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Workers' compensation is theoretically available for any injury caused by your job, including frostbite. The extent to which you can ultimately recover will depend on how severe the injury is and how much time and expense it costs in lost work and healthcare.
The specifics vary from state to state, and certain industries follow special standards, so you will have to look into the particular law that applies to you. But here are the basics on workers' compensations claims, using frostbite as the example injury.
Workers' compensation claims are not lawsuits. If you are injured at work or by a task causally connected to your job, it is a benefit that is available to compensate for expenses. It is a kind of insurance claim.
The key to getting compensation is a causal connection between work and injury. Read carefully -- that is causal, and not casual.
For example, if you work outdoors and, as a result of spending so much time outside, end up with frostbite so severe it keeps you from work and has you seeing specialists, chances are good your claim will be covered. If, however, you work in an office and just went vacationing in Mount Everest, where you got frostbite, do not file. There is no causal connection between your injury and your claim and, therefore, no benefit due to you.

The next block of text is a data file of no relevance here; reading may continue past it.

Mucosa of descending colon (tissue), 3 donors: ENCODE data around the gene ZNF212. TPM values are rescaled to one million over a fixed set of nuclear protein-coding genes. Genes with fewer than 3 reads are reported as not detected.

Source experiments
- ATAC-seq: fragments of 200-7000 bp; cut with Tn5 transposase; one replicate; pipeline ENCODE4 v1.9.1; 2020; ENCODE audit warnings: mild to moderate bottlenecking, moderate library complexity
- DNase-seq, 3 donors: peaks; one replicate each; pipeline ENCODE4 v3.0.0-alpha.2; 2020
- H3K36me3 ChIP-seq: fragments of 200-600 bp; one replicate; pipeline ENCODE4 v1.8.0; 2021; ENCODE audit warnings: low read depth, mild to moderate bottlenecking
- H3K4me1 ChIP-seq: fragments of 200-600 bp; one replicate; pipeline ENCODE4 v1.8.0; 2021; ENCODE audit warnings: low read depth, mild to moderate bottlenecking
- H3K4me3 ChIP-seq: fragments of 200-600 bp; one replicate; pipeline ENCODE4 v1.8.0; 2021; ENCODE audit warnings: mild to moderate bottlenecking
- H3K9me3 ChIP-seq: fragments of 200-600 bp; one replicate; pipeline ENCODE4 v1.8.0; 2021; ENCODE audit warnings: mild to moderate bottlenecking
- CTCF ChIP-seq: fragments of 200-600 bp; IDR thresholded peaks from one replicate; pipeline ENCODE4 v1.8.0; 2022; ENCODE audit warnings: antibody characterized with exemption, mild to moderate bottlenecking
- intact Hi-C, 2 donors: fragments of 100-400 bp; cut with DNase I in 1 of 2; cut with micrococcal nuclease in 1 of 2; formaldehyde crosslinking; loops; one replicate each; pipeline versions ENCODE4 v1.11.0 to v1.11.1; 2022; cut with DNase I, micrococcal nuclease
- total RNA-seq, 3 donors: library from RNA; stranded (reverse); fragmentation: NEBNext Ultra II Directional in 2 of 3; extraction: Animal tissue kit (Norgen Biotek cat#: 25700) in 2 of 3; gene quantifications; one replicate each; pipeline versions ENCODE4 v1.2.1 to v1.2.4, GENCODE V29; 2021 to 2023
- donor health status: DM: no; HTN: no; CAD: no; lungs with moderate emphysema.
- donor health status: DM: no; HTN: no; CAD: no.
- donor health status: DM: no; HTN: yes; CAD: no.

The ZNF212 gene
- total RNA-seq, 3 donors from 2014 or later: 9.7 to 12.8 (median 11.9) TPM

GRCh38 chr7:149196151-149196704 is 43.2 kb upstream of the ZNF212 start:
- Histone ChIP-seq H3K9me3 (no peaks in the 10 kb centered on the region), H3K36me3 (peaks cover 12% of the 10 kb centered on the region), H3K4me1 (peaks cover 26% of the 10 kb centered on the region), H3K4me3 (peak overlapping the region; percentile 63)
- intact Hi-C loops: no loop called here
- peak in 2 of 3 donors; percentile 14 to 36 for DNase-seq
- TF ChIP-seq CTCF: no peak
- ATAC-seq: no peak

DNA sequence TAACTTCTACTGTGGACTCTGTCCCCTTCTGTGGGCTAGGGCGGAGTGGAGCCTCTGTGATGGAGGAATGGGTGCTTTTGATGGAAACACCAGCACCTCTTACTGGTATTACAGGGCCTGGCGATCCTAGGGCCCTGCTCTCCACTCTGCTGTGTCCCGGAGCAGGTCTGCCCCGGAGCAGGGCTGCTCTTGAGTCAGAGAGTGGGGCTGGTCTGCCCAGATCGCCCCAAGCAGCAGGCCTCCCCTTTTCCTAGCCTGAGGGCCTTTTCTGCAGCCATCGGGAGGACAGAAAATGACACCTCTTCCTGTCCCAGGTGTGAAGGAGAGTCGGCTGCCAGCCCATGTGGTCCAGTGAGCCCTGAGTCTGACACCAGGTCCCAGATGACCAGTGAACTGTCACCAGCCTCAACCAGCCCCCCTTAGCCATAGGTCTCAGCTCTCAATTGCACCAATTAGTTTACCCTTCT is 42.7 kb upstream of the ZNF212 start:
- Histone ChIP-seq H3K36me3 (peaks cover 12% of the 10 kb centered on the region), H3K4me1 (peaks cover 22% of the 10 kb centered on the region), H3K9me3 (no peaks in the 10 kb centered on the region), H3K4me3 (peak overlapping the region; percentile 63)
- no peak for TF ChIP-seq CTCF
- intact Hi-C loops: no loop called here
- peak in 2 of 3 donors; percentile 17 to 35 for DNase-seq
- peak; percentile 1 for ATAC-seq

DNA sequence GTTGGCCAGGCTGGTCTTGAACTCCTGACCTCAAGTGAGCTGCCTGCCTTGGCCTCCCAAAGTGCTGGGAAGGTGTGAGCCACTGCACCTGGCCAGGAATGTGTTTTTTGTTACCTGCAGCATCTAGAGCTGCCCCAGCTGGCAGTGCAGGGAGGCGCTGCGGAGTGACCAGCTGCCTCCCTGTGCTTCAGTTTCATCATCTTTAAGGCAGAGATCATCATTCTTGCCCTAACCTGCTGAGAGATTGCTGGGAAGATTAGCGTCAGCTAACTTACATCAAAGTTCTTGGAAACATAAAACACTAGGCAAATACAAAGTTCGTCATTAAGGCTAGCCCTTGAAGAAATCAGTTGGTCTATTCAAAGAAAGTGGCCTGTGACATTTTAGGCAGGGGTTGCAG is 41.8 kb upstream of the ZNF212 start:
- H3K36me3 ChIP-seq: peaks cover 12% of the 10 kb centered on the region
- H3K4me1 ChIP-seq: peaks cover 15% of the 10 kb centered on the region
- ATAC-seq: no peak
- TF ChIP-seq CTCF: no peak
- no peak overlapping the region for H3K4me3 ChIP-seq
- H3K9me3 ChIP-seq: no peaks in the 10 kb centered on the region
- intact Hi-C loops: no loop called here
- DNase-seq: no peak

Workers compensation is only for work-related injury.
States do not all extend the benefit of workers' compensation to everyone. Depending on where you live and what you do, it may not apply to you, unfortunately.
There are states that require employers to cover undocumented workers, but very few, while others do not include domestic help in the covered worker category. Note too that worker's compensation is for employees and many contract workers are not covered.
As you can see, figuring out whether you can file a claim can be complicated. You do not need a lawyer to apply for workers' compensation but it can help. Attorneys are expert administrators, accustomed to handling official forms and paperwork.
A lawyer can ensure your claim goes smoothly and defend it if it is denied. It costs nothing to consult with counsel and the guidance could be very valuable.
Meeting with a lawyer can help you understand your options and how to best protect your rights. Visit our attorney directory to find a lawyer near you who can help.